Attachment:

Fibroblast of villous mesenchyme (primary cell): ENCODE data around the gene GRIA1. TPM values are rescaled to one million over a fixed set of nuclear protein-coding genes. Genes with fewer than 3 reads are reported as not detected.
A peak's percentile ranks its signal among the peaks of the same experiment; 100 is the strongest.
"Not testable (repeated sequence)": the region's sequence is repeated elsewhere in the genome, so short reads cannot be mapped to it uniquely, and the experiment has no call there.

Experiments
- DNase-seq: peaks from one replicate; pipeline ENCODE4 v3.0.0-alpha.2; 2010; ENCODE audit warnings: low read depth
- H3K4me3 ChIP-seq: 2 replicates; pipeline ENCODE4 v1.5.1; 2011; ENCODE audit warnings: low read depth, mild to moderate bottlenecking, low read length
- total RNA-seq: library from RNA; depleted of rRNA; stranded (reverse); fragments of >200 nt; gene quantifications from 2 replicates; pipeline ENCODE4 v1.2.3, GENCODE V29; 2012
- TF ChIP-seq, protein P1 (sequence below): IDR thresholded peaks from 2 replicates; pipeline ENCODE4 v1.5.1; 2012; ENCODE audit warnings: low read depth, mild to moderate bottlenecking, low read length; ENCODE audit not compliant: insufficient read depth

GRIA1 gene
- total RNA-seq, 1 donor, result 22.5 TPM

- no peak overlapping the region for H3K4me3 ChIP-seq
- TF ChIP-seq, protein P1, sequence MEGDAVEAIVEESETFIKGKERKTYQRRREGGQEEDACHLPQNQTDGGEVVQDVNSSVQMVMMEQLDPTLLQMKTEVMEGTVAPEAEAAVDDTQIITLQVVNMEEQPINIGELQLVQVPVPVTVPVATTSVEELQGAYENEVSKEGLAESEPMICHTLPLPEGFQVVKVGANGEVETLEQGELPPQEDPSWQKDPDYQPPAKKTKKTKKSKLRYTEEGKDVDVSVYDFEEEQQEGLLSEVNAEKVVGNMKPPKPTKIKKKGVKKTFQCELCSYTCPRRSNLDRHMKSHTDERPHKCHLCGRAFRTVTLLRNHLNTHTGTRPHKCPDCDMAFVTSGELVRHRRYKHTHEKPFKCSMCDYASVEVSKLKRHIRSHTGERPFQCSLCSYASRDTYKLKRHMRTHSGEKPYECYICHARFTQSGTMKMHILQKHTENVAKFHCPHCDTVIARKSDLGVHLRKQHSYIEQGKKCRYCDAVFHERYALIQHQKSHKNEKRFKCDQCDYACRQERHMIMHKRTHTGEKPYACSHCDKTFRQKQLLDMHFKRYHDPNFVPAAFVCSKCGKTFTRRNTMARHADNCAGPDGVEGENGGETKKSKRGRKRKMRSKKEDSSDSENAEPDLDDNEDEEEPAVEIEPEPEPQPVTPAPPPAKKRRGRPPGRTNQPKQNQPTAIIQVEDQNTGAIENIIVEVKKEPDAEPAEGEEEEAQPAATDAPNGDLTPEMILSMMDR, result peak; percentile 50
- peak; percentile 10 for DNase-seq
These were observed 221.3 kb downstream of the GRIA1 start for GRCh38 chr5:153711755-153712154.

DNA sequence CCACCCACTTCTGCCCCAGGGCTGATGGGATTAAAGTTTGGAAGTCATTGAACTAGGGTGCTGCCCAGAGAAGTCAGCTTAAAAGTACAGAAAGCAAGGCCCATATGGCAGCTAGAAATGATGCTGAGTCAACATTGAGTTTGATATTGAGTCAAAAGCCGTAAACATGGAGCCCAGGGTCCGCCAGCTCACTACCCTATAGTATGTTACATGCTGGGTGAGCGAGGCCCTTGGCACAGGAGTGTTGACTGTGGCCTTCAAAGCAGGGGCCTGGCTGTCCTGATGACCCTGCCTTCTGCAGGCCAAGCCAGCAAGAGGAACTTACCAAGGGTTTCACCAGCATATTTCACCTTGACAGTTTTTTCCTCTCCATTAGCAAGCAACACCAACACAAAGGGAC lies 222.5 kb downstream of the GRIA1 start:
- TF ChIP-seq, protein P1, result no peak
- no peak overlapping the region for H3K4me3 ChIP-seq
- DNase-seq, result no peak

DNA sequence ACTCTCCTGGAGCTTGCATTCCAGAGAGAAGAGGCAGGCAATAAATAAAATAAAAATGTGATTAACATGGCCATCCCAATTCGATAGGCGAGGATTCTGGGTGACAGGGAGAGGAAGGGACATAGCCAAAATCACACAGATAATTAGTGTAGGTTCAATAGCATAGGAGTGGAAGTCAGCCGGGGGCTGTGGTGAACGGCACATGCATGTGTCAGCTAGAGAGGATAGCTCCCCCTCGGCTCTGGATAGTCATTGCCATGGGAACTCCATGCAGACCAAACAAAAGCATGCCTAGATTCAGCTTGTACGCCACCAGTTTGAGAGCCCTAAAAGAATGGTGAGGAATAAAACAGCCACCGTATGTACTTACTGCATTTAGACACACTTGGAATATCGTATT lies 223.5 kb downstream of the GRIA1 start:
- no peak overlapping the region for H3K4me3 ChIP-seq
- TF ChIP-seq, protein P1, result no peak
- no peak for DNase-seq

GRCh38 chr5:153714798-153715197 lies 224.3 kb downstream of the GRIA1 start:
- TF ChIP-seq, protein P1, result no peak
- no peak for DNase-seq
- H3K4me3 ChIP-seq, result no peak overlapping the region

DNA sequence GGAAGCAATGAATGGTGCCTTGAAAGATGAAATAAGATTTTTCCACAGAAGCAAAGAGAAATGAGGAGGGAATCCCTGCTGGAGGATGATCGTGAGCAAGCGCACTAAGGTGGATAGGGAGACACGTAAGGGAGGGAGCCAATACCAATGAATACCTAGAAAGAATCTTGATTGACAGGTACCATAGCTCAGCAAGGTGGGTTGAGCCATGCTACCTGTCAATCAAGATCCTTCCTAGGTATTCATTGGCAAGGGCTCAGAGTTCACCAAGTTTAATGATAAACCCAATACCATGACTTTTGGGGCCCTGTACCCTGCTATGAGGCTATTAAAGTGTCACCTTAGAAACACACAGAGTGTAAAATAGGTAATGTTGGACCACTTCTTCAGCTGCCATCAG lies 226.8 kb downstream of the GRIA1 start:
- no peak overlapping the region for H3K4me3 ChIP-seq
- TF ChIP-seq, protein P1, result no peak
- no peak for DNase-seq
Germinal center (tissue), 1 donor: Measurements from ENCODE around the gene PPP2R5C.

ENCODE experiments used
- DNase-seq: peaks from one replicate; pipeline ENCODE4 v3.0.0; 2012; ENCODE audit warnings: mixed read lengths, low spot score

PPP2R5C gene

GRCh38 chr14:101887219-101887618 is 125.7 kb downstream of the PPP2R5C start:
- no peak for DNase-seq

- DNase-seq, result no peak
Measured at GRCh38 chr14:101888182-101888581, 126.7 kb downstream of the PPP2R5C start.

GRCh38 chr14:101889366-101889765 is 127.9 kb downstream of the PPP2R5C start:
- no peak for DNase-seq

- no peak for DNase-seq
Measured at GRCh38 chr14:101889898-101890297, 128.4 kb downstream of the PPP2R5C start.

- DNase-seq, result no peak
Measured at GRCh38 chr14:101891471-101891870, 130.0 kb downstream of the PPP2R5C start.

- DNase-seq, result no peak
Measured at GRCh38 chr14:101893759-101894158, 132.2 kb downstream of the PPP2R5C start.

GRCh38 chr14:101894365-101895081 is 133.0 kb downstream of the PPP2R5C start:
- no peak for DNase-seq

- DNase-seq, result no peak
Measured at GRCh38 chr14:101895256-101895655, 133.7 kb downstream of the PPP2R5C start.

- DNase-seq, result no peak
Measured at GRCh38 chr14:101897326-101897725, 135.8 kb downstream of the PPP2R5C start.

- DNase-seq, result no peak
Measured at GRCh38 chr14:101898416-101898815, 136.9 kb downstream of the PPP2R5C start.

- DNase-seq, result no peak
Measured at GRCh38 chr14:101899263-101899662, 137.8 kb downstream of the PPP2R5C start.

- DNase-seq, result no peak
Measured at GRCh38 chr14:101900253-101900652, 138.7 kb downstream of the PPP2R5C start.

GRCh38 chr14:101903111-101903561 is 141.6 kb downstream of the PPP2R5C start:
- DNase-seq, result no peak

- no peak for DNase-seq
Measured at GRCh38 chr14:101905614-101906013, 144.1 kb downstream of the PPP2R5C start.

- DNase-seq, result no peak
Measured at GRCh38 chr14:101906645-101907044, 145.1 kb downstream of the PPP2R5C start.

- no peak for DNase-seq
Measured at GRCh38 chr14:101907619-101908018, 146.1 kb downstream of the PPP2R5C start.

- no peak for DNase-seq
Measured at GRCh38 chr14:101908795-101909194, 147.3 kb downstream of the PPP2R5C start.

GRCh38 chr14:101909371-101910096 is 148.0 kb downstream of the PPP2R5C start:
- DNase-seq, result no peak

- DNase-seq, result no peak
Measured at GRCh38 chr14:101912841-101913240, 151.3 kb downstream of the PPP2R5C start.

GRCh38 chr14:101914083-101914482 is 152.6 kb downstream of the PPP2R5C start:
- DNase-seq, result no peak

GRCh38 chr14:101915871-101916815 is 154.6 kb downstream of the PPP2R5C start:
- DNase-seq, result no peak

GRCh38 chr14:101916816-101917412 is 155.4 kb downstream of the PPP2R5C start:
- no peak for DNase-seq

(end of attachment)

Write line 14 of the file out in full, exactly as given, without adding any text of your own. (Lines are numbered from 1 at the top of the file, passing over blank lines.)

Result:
These were observed 221.3 kb downstream of the GRIA1 start for GRCh38 chr5:153711755-153712154.